James King (Royal Navy officer)

James King (Royal Navy officer)

Infobox Military Person
name= James King
lived= 1750 – 1784
placeofbirth= Clitheroe, Lancashire, England
placeofdeath= Nice, France

caption= Portrait of Captain James King from the National Library of Australia [http://nla.gov.au/nla.pic-an2292701]
allegiance= flagicon|United Kingdom United Kingdom
serviceyears= 1762 – 1784
rank= Royal Navy Post captain
Captain James King, FRS (1750–1784) , served under James Cook on his last voyage around the world, specialising in taking important astronomical readings using a sextant. After Cook died he helped lead the ships on the remainder of their course, also completing Cook's account of the voyage.

Early life

Captain King was born in Clitheroe, Lancashire, the son of the Reverend James King, who was at that time curate of St Mary Magdalene, Clitheroe. According to the parish registers young James King was baptised on 13 July 1750, presumably shortly after his birth. At an early age King entered Clitheroe Royal Grammar School, where he remained until he was 12 years old.

The Navy

King entered the navy on 19th November 1762 (not unusual in those days for someone so young) under the patronage of his kinsman William Norton, serving under him first in the Assistance as an able seaman, although in fact he was treated as a junior officer, and then as a midshipman in the William and Mary. After further service as an able seaman or midshipman in the Gibraltar and Liverpool, King joined the Guernsey, Captain James Chads, on 15th March 1768 as an able seaman for service on the Newfoundland station under Commodore Hugh Palliser, a friend and patron of Captain Cook.

Having passed for lieutenant on 7th March 1769, King was promoted to this rank on 10th January 1771, serving in several ships before being placed on half pay in May 1773. He was then granted leave to go abroad on his private affairs for one year, spending this time in Paris in scientific study. This was followed by a period with his brother Walter at Corpus Christi College, Oxford, where he made the acquaintance of the Reverend Thomas Hornsby, Savilian Professor of Astronomy, who recommended him for Cook's third voyage.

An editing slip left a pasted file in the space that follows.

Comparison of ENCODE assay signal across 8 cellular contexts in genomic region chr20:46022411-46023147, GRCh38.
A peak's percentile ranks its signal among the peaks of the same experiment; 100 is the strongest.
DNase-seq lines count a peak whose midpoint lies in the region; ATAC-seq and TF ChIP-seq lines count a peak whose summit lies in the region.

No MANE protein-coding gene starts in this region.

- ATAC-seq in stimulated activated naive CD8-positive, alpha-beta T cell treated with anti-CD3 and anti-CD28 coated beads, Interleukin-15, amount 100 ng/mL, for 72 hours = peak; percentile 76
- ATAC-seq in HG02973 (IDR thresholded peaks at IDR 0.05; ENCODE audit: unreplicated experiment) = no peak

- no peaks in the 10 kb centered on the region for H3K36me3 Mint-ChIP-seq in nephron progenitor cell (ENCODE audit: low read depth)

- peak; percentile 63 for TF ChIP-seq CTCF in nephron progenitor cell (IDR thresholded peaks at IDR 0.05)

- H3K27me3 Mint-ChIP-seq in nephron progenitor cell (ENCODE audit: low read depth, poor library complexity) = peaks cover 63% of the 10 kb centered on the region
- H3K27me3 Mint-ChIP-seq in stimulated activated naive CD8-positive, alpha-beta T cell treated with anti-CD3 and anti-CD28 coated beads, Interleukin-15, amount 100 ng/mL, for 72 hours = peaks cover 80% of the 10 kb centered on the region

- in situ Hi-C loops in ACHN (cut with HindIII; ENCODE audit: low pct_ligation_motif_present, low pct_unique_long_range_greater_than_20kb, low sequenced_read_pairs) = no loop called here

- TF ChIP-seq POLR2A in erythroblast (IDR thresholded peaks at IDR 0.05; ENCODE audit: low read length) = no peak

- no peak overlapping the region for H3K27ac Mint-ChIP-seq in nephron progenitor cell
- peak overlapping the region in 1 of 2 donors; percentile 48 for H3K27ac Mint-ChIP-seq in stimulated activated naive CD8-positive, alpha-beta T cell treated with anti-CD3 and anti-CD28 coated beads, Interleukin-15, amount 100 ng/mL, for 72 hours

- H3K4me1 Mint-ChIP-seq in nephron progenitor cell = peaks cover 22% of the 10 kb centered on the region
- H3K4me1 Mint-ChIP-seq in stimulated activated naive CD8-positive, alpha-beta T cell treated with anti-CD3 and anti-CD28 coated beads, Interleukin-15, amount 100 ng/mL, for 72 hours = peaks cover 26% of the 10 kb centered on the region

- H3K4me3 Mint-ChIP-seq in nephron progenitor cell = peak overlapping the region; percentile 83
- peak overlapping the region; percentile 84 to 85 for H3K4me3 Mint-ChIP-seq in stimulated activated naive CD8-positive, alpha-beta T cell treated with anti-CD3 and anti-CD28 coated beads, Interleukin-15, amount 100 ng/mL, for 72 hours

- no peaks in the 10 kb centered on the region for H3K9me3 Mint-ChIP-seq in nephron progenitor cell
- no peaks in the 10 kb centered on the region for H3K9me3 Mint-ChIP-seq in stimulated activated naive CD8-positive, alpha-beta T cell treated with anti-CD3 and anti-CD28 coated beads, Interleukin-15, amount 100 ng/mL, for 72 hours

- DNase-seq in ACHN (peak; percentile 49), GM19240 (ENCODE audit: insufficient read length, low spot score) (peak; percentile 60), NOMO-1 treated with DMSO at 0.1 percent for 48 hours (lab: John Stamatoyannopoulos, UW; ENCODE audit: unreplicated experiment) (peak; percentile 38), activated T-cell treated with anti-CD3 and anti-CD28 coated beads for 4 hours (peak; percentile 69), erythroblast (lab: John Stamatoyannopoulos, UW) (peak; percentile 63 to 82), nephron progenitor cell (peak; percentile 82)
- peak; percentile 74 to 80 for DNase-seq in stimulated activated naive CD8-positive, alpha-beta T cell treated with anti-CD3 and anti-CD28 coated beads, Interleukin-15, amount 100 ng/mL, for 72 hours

ervice on Captain Cook's third voyage

On board the Resolution King shared the duties of astronomer with Cook, taking astronomical observations on board by sextant to establish the Resolution's position at sea and on shore by sextant or by astronomical quadrant to establish the geographical position of salient points during the course of Cook's surveys. Thus King's geographical positions were an important contribution to the accuracy of the various surveys carried out during the voyage.

Following the death of Cook, King remained in the Resolution but on the death of Charles Clerke, Cook's successor, King was appointed in command of the Discovery, the Resolution's consort, remaining in her for the rest of the voyage. After his return to England King was very much involved in the publication of the official account of Cook's third voyage, writing the third volume at Woodstock, near Oxford, where his brother Thomas was rector of St Mary Magdalene. But shortly after his return King was promoted post captain and appointed in command of the Crocodile on Channel service.

Later life